A case of incurable optimism

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The Independent Culture
YEARS BEFORE her death, my mother told me there must be no black ties at her funeral. "Everyone must wear bright clothes," she said. "There must be lots of flowers and happy hymns." And a few days ago, in the beautiful little church at Barming, just outside Maidstone, she had the funeral she asked for. There were mountains of flowers, not a black tie in sight - even the bearers wore casual suits - and the congregation sang "All things bright and beautiful". But my mother's death was not as she would have wished. And it was certainly not a death she deserved.

My father, Bill, was much older than Peggy, already 47 when he married her in 1946. He was borough treasurer of Maidstone and a son of the former first mate on the Cutty Sark, the sailing clipper that is now in permanent dry-dock at Greenwich. Peggy was 26, the daughter of well-to-do Kentish cafe-proprietors. Both had served their country. Bill was in the trenches of northern France in the First World War (Battle of Arras, 1918) and, as head of the local Home Guard in 1940, was asked by MI6 to lead a Maidstone resistance organisation to harass the Nazis after the expected German invasion; I still possess my father's ambitious plans for blowing up Maidstone East railway station and the adjoining high level bridge over the river Medway. My mother joined the RAF during the Battle of Britain, mending Spitfire radio sets at RAF Western Zoyland; her sister trained air gunners in radio navigation.

Peggy became a flame of optimism over my young life. "Everything will always work out alright in the end," she used to say to me. And when I once asked what was the point of struggling with my homework when we were all going to die one day, she replied: "By the time you grow up, they may have found a cure for that." In a way, my mother did believe in immortality and I took her incurable optimism with me, thousands of miles from Kent to Afghanistan, through the terrible battles of the Iran-Iraq war and to the conflict in Lebanon.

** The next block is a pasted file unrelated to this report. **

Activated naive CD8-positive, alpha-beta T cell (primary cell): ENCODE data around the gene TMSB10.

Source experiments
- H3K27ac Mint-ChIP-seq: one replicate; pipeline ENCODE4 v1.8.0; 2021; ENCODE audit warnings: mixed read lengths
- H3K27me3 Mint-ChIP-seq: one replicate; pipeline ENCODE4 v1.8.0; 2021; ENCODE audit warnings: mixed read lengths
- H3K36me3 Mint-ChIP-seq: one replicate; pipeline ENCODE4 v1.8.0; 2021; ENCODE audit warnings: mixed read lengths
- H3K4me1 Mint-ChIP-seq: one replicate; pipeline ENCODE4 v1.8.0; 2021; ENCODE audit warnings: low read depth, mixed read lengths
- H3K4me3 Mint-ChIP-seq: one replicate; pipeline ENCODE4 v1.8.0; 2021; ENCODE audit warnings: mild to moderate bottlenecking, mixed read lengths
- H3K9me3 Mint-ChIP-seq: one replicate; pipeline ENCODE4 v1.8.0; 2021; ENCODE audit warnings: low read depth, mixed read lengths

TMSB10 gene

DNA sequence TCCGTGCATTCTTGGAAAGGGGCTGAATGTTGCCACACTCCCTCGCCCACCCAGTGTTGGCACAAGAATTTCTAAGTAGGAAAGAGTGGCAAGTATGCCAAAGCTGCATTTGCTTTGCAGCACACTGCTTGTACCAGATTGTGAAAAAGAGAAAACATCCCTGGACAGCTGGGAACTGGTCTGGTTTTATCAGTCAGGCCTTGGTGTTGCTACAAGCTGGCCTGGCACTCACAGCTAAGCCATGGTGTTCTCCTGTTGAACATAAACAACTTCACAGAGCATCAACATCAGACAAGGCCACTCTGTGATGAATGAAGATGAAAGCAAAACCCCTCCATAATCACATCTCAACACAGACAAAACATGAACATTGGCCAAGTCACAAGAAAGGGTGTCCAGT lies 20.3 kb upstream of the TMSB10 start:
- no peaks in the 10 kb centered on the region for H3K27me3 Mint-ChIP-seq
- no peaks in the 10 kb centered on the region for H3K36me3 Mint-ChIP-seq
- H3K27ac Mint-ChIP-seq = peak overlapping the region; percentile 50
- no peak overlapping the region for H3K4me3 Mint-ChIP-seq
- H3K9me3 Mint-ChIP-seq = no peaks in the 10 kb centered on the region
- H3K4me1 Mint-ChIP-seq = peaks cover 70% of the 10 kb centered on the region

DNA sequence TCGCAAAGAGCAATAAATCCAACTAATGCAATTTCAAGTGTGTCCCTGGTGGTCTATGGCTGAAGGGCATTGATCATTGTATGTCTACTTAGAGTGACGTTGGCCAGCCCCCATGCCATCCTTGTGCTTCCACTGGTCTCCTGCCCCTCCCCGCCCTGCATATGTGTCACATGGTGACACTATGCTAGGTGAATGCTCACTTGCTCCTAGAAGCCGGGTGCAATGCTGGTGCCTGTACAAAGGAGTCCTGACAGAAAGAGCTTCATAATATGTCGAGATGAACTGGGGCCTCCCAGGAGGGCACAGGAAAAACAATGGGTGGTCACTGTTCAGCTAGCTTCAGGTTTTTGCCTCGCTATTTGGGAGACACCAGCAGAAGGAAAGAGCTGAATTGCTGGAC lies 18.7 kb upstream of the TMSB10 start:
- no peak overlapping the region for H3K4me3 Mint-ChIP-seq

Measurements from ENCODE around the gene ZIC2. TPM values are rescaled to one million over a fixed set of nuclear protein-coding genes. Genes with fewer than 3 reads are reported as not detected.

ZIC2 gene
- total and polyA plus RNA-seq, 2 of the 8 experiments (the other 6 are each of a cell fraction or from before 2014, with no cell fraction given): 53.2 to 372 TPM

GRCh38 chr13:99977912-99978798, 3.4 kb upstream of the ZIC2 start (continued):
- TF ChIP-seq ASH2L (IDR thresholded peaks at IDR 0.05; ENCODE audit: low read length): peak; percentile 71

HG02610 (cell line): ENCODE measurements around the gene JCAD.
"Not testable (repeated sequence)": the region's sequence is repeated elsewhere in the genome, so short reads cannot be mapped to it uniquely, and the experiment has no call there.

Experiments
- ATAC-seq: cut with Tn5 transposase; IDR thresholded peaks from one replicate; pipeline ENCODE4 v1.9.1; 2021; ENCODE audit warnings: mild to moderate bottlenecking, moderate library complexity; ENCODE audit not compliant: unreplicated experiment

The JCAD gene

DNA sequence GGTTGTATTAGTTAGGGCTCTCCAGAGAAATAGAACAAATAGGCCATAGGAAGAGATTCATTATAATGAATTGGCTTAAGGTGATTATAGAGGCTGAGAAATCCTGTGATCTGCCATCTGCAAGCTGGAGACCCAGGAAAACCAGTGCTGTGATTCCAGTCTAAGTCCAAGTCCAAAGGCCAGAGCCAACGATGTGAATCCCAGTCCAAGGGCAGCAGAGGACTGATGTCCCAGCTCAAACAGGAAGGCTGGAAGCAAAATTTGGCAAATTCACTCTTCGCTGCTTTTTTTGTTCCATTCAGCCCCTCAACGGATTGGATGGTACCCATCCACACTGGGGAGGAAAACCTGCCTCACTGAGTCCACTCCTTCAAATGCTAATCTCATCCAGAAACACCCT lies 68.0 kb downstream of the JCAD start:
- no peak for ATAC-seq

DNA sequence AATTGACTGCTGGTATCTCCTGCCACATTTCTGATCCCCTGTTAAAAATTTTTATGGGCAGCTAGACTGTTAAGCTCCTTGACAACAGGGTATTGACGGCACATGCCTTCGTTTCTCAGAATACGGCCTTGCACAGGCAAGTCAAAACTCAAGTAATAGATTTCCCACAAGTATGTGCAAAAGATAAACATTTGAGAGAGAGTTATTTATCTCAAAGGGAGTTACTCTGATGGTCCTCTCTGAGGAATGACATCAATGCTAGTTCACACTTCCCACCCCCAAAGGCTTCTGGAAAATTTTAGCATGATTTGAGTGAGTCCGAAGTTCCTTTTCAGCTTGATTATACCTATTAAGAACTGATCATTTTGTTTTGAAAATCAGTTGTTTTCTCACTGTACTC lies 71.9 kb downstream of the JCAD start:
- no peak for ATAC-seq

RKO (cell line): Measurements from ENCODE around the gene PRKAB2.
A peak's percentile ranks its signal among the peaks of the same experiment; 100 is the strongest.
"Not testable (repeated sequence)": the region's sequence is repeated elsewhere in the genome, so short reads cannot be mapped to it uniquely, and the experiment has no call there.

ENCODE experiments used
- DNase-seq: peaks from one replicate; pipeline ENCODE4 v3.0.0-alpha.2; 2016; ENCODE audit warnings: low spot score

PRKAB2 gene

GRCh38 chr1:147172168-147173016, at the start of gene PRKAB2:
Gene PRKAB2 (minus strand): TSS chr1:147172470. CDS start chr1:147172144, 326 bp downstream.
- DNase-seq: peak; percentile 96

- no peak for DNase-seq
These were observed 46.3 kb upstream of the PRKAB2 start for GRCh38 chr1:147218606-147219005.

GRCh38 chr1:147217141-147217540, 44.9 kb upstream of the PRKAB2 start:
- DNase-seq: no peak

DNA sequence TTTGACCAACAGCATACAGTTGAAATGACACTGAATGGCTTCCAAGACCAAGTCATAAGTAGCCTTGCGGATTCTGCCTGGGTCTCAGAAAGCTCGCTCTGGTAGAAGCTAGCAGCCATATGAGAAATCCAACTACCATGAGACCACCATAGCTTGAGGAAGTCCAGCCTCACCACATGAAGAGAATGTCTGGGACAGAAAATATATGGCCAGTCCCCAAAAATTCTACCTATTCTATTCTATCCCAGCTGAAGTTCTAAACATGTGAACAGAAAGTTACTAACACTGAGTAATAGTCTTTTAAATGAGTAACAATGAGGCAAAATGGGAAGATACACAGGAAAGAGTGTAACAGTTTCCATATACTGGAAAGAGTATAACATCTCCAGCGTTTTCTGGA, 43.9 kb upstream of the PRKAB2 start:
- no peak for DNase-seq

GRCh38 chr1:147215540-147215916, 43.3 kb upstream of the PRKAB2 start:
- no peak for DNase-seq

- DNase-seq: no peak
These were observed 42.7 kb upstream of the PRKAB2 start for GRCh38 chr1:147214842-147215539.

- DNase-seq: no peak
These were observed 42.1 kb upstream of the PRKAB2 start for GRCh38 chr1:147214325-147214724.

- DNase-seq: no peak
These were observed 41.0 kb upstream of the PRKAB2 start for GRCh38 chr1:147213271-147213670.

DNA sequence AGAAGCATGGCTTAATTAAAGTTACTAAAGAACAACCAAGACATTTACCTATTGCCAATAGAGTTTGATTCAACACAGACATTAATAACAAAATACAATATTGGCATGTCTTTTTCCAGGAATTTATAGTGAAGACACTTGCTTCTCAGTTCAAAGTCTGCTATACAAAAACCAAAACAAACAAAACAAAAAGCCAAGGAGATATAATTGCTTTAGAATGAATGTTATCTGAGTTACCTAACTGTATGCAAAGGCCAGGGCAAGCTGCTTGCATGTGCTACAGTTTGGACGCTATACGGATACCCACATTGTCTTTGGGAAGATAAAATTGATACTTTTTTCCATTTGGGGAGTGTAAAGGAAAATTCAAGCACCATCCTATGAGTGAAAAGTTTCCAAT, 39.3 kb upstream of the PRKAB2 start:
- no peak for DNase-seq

But there was another side to Peggy. As father fretted in retirement, she became a magistrate. I recall how one day, gently arguing with my father - whose views on criminal justice might have commended themselves to Judge Jeffreys - Peggy said, quite sharply: "The accused often tell the truth - and I don't always trust policemen." As a small boy, the first book she urged me to read on my own was the Diary of Anne Frank - because she wanted me to understand the nature of goodness. During the Israeli siege of Beirut in 1982, she discovered a rare telephone line into the Lebanese capital from Maidstone and used it to tell me how she deplored the cruelty visited upon the Palestinians. She asked me repeatedly why governments spent so much money on guns.

She took up painting, water-colours and oils, still life and portraits. My father was a loyal man. He could be proud and generous but also censorious and authoritarian and he sometimes bullied Peggy, although his closest friends would not have known this. As she looked after him in his last years - he was to die in 1992, aged 93 - she talked quietly of the life of independence she would lead afterwards. She wanted to travel, to visit Lebanon and go to Ireland. She saw a lifetime of painting in front of her.

But just before my father died, she was told she had Parkinson's Disease and steadily lost the physical ability to live a dignified life - as surely as she maintained the will to survive. Within four years, she could scarcely speak or walk. So she communicated by pointing with a stick to letters on a piece of cardboard. Then she could no longer point. She insisted on moving around the garden of her home in a wheelchair. Then Peggy became too ill to move. Her last attempt to paint ended when she threw her brush onto the floor in frustration. Almost to the end, she believed they would find a cure for Parkinson's - the same "they" who might also one day find a cure for mortality.